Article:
Called one of Wisconsin’s greatest “living treasures” by the late James Auer, Milwaukee Journal art critic, Joseph Friebert (1908–2002) enjoyed a long and distinguished career, becoming one of the state’s leading artists and a beloved and influential teacher.
Friebert’s art reflects an overriding concern for the human condition. The figures in his often dimly lit Social Realist compositions of the late 1930s and 1940s—whether behind bars, in line-ups, picking coal, or walking city streets—seem stoic and melancholy. To enhance the pensive mood of his work, Friebert developed a form of “indirect painting,” adopting Old Master techniques involving the layering of pigments and glazes. This brooding quality is also found in his land- and cityscapes of the period.
In the late 1940s and 1950s, Friebert switched to a semi-abstract style, breaking urban forms—buildings, skyscrapers, churches and synagogues, walls—into blocks of glowing, dusky colors. Concurrently, he produced symbolic figural compositions to express his dismay at the political and social ills of the Cold War period.
From the mid-1960s until the end of his life, Friebert worked exclusively in a lush figurative manner, employing masterful, loose brushwork and a brighter palette. He continued to engage with his preferred themes: refugees and the persecuted, city scenes and landscapes, families and groups in interiors and exteriors. He never stopped drawing, a subject he taught throughout his years at the University of Wisconsin–Milwaukee.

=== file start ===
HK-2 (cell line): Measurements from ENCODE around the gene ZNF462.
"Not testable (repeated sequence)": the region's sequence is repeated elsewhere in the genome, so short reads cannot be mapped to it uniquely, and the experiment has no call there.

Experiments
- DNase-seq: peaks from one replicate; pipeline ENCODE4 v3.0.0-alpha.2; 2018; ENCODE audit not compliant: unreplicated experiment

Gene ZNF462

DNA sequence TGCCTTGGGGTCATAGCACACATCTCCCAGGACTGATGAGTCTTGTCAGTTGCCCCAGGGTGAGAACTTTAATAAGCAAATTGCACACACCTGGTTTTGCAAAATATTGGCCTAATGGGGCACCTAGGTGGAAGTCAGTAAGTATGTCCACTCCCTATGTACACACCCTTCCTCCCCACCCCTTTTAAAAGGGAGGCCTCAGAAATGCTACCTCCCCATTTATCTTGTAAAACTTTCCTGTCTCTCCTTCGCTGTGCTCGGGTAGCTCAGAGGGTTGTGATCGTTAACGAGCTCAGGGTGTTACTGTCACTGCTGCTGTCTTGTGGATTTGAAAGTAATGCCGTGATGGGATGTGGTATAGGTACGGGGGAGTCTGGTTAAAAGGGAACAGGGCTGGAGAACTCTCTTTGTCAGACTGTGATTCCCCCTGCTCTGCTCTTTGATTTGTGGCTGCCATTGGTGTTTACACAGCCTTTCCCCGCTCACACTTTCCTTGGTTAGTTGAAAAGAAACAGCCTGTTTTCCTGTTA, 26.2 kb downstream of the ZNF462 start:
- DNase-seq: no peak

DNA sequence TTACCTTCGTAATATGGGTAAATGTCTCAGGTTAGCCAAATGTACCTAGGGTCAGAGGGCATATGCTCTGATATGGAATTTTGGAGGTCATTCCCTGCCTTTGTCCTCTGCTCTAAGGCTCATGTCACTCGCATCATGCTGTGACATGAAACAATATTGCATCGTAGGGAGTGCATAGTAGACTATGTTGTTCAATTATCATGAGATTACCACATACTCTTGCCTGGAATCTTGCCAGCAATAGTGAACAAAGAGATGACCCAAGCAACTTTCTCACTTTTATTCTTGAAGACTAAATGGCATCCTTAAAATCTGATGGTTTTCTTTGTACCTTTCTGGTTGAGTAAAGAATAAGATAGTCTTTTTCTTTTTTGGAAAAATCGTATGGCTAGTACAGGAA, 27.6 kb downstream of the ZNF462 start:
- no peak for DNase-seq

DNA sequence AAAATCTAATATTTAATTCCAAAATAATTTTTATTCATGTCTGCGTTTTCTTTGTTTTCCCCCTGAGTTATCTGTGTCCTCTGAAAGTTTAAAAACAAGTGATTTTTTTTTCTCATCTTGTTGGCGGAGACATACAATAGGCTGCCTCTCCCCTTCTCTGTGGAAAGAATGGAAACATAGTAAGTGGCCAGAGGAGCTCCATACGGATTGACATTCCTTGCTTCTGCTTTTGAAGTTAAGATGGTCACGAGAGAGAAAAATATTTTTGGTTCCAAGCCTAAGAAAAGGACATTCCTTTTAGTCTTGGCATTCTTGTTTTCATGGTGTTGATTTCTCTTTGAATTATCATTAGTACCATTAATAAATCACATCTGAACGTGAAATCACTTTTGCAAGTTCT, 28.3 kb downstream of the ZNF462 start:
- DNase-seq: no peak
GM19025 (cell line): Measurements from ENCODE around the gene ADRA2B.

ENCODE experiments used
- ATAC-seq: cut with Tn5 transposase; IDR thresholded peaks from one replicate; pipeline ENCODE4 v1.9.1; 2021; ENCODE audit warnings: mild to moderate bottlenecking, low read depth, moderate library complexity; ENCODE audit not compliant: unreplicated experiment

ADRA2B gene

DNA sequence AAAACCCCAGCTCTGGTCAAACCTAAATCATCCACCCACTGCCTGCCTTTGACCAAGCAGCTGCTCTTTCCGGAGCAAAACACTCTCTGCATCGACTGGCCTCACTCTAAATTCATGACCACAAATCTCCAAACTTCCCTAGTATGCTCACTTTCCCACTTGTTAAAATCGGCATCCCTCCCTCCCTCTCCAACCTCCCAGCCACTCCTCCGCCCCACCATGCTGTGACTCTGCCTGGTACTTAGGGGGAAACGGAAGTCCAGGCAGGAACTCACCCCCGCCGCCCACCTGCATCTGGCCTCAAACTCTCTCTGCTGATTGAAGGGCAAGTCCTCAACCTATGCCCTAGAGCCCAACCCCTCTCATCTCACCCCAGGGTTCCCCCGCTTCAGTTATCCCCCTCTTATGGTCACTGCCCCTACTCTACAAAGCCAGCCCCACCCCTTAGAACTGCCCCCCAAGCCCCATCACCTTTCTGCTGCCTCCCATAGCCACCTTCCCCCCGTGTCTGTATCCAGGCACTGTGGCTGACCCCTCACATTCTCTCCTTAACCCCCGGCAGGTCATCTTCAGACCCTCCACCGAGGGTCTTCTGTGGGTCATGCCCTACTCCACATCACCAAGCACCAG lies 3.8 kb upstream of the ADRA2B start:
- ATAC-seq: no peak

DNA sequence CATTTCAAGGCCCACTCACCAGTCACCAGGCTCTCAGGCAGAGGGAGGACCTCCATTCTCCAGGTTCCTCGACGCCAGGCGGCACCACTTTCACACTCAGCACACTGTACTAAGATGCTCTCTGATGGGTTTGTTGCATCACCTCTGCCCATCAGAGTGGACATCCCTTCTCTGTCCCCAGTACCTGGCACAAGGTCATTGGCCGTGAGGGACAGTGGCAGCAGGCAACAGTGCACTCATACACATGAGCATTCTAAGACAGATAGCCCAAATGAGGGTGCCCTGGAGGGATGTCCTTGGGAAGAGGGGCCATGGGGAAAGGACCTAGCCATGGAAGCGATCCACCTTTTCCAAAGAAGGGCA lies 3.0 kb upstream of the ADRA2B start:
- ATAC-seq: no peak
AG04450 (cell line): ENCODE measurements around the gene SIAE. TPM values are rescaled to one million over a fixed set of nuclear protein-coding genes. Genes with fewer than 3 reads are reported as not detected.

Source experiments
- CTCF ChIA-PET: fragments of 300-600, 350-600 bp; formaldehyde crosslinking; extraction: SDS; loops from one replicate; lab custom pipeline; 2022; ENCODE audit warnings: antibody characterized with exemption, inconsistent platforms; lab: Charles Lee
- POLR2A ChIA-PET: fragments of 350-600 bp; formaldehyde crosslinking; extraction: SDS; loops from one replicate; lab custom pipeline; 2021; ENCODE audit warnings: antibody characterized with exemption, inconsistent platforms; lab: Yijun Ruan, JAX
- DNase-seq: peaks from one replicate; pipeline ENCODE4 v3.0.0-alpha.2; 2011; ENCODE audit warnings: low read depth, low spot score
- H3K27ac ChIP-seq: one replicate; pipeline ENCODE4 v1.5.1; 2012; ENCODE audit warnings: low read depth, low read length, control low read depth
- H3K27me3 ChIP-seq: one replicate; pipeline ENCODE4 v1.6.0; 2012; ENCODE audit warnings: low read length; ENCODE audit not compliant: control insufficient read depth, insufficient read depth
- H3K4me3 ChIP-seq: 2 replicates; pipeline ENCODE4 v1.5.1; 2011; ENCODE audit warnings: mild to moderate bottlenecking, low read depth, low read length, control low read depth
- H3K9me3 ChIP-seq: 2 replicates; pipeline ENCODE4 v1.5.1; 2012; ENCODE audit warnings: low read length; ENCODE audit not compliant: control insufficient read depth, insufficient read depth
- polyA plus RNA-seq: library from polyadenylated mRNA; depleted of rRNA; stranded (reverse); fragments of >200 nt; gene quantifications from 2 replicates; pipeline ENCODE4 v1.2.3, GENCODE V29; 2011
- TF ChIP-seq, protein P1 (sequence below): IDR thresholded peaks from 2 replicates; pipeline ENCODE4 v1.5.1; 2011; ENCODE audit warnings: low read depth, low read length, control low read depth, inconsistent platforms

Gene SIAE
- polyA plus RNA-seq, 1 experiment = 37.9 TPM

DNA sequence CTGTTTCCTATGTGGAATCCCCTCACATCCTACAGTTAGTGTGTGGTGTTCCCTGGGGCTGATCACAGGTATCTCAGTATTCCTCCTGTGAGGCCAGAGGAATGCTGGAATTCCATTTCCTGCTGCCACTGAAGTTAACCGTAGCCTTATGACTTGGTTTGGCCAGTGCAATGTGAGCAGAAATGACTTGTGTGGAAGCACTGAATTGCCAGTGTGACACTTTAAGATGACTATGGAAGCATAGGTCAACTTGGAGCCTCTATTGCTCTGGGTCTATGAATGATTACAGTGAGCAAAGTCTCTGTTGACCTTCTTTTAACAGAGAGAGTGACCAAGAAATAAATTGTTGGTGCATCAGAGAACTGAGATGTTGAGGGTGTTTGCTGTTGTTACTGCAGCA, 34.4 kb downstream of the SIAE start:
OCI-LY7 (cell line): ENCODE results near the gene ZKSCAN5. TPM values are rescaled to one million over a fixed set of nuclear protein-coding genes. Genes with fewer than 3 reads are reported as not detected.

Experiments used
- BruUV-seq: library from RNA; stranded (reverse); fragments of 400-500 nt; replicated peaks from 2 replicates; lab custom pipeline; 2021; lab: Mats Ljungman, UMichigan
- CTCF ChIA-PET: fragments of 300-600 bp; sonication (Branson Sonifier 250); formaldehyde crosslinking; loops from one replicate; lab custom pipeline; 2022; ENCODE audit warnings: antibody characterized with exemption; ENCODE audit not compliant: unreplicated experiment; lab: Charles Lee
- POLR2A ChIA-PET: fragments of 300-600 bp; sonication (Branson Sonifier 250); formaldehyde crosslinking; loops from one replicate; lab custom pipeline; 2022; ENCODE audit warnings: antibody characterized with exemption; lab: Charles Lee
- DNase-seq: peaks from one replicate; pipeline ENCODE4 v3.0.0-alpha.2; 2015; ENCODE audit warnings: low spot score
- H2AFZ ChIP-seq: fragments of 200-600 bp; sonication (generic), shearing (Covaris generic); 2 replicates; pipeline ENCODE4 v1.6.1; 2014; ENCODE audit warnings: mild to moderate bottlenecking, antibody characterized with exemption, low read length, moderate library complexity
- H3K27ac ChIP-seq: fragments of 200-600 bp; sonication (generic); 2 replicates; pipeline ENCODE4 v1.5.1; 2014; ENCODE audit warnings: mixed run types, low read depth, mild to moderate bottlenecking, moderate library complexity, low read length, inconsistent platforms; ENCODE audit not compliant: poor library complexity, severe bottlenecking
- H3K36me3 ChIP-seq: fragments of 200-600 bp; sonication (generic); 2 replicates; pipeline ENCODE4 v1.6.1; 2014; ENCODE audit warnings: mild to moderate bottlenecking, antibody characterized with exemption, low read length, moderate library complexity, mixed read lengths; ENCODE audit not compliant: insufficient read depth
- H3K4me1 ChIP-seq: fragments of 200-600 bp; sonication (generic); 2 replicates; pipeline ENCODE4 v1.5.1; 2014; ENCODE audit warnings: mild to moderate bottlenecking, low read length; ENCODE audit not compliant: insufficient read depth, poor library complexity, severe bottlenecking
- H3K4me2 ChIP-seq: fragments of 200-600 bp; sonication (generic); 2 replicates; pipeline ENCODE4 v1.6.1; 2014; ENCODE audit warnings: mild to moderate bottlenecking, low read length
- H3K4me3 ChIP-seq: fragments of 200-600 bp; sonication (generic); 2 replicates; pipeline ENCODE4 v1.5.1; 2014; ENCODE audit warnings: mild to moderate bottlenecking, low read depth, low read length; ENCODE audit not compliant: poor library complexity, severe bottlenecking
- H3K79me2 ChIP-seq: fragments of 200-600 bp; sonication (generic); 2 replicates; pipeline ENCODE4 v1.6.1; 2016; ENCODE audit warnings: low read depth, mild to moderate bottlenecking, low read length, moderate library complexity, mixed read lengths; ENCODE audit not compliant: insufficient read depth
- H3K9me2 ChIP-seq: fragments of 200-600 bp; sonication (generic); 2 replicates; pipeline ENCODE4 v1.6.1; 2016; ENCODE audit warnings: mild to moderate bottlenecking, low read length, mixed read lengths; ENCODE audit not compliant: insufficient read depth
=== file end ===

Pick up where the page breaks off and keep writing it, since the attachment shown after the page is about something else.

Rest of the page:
During his lifetime, Friebert showed extensively throughout the Midwest, including in numerous juried group exhibitions at which he frequently won prizes, and in one-person displays at museums and galleries. His art hung in shows at major museums across the United States and in 1956 was featured in the American pavilion at the Venice Biennale
In 2015–16, the Kohler Foundation and Friebert’s family presented the Museum of Wisconsin Art with sixty-seven works—paintings, watercolors, drawings, and prints—from all periods of his life. Joining numerous works already in the collection, the donation establishes MOWA as the largest repository of Friebert’s oeuvre. Celebrating the artist and the gift, Joseph Friebert: A Life in Art
will include almost fifty examples from our collection, as well as important loans.
Talk with Bob Cozzolino
Saturday, September 15 | 2:00–3:00
Join Robert Cozzolino—Patrick and Aimee
Butler Curator of Paintings at the Minneapolis Institute of Art—
as he explores Joseph Friebert’s work, how it connects to American modernism, and its deviation from the Wisconsin art of his time.
Free with Membership | Walk-ins Welcome
Enjoy the Book
Available August 18 | MOWA Shop
The Joseph Friebert: A Life in Art
exhibition will be accompanied by a 100-page, full-color